Moon landing triumph: India’s missing Vikram probe is finally found on the Moon’s surface


ISRO then attempted to make contact with the spacecraft after analysing its descent.

However, now the missing spacecraft has been located on the surface of the Moon after days of no contact with ISRO.

Chairman of ISRO Kailasavadivoo Sivan confirmed on Sunday that the lander has been spotted.

Mr Sivan told the Times of India that the space agency’s Chadrayaan-2 orbiter spotted Vikram on the lunar surface.

ISRO is now working to analyse the data.

The Chandrayaan-2, which cost roughly $140million (£114million), is intended to study moon craters which are thought to contain water deposits.

The permanent craters were confirmed by the Chandrayaan-1 mission in 2008.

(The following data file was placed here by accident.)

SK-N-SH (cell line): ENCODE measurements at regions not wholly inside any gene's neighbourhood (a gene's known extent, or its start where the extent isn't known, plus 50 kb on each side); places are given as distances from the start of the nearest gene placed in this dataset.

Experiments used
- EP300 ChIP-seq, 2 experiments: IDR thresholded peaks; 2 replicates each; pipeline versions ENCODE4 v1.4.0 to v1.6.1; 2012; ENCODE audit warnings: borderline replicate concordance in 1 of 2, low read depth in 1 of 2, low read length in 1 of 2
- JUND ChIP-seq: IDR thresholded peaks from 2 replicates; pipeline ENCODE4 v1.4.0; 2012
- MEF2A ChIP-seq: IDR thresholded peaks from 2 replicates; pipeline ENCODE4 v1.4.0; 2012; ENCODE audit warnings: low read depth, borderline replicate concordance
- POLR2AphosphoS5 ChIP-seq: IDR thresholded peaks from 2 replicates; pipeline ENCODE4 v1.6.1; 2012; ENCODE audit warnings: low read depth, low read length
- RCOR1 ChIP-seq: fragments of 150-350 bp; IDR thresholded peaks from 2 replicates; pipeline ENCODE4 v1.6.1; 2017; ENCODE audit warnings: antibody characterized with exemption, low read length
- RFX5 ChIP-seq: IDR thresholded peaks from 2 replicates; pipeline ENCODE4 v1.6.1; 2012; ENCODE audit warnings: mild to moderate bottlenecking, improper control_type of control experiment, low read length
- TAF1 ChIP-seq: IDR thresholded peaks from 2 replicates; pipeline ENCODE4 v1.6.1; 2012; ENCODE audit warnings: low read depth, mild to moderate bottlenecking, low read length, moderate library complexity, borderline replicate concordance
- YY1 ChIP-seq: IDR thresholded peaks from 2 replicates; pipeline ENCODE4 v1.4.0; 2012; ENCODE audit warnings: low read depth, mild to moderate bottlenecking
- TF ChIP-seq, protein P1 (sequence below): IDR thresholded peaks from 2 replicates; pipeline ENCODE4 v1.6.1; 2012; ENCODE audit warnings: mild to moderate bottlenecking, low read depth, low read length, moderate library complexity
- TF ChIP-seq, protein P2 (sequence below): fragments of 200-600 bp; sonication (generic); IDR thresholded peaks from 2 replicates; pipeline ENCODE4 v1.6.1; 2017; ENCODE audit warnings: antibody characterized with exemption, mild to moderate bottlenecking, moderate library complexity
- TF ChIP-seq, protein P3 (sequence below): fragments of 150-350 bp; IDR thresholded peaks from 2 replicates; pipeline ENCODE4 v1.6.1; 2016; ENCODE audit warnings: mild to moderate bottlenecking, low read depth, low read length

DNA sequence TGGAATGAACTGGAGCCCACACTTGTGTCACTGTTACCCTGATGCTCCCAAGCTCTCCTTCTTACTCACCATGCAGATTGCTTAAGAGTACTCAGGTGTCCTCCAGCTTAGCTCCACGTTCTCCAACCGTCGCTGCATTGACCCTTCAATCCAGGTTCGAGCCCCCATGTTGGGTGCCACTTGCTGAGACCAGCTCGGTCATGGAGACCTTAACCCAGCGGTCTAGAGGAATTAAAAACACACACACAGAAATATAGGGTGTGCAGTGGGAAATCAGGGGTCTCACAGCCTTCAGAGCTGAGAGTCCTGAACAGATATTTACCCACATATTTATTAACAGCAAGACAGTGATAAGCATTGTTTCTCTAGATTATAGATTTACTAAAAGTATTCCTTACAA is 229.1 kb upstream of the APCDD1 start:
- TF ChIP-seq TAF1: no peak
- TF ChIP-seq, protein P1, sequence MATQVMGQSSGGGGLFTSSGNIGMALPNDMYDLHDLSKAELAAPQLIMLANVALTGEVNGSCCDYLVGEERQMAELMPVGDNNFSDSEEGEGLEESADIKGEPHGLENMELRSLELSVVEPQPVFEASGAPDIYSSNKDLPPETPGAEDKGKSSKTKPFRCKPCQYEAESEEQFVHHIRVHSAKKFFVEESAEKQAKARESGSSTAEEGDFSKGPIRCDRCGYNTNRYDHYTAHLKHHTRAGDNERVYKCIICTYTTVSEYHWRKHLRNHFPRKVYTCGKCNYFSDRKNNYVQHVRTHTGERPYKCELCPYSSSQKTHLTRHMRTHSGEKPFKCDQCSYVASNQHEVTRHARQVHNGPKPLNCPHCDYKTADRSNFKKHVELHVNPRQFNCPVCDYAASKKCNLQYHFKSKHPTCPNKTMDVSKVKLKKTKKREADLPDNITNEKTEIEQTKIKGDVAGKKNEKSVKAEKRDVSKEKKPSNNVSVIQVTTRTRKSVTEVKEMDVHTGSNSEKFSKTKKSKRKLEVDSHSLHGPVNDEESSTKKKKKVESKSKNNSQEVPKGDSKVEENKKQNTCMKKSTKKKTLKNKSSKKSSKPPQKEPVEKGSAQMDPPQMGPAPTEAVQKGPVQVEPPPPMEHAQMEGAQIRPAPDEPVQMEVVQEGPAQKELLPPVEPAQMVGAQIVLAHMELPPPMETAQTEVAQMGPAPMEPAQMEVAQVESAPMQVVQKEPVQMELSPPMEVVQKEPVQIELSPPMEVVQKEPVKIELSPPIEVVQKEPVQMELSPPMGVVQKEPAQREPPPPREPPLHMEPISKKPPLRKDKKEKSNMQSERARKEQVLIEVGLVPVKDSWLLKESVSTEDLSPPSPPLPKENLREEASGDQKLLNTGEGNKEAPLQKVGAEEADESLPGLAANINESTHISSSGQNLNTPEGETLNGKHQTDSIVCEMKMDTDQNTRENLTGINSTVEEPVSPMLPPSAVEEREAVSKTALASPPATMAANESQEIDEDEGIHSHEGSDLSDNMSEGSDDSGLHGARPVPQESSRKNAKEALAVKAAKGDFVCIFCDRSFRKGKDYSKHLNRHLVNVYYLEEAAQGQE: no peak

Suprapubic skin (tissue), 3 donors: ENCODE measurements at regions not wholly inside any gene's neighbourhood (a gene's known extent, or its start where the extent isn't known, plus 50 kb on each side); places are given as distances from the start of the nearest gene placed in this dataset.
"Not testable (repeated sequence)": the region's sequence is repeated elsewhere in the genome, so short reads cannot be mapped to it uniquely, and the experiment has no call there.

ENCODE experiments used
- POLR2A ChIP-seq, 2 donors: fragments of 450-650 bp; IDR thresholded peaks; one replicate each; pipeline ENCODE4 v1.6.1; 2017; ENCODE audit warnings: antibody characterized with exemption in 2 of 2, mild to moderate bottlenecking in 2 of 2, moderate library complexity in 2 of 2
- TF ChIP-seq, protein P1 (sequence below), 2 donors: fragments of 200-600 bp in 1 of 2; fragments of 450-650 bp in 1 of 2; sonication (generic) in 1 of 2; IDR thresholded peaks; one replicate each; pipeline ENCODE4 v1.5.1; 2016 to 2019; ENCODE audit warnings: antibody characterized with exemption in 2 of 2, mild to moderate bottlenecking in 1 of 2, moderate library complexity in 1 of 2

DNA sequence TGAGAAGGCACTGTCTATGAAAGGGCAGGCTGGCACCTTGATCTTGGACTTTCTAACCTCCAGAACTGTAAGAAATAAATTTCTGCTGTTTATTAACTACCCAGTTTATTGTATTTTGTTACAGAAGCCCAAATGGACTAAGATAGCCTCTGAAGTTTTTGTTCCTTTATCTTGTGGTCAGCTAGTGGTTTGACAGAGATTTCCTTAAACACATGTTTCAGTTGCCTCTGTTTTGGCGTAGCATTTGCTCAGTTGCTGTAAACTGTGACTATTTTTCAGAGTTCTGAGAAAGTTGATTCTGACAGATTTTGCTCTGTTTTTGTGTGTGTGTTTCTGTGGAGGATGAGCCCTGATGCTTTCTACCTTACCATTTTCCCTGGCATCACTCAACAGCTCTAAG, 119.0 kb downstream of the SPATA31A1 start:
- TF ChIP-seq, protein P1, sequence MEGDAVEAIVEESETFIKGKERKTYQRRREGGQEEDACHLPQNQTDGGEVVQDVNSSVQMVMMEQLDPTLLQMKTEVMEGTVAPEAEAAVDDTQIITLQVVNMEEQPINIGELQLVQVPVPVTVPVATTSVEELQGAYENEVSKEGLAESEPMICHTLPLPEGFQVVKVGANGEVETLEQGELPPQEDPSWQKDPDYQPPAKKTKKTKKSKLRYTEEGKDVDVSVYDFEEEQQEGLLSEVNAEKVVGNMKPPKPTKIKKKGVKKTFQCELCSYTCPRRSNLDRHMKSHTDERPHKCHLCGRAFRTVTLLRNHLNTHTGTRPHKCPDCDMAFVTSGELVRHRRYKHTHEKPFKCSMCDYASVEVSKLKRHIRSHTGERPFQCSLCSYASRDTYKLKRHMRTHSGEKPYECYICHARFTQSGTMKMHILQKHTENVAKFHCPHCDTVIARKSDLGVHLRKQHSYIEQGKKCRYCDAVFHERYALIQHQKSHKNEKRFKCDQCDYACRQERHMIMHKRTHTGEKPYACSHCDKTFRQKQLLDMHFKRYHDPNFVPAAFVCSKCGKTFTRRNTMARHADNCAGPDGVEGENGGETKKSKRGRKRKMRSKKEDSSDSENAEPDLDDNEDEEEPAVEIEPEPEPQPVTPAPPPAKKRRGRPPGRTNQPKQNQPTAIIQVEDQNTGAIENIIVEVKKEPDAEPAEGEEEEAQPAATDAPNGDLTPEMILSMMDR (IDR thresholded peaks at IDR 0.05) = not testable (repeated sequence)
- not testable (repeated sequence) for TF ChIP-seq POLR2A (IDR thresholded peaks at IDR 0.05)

It is not clear what damage the lander suffered during its descent.

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However, an impact probe was launched which intentionally crashed into the Moon.

Chandrayaan-1 operated for 312 days while Chandrayaan-2 houses an orbiter which will revolve around the moon for around a year.

India’s Prime Minister Narendra Modi left ISRO shortly after they lost contact with the spacecraft on Friday.

But he reassured ISRO before he left that they should “be courageous”.

He continued: “There are ups and downs in life… the country is proud of you.”

The Moon has become a major goal for many countries’ space programs.

China became the first country to successfully land a probe on the far side of the Moon earlier this year.

The US also plans to land American astronauts including a woman, by 2024.

NASA’s Artemis program also aims to make new scientific discoveries and demonstrate new technologies.

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The program also plans to establish a sustainable human presence on the Moon.



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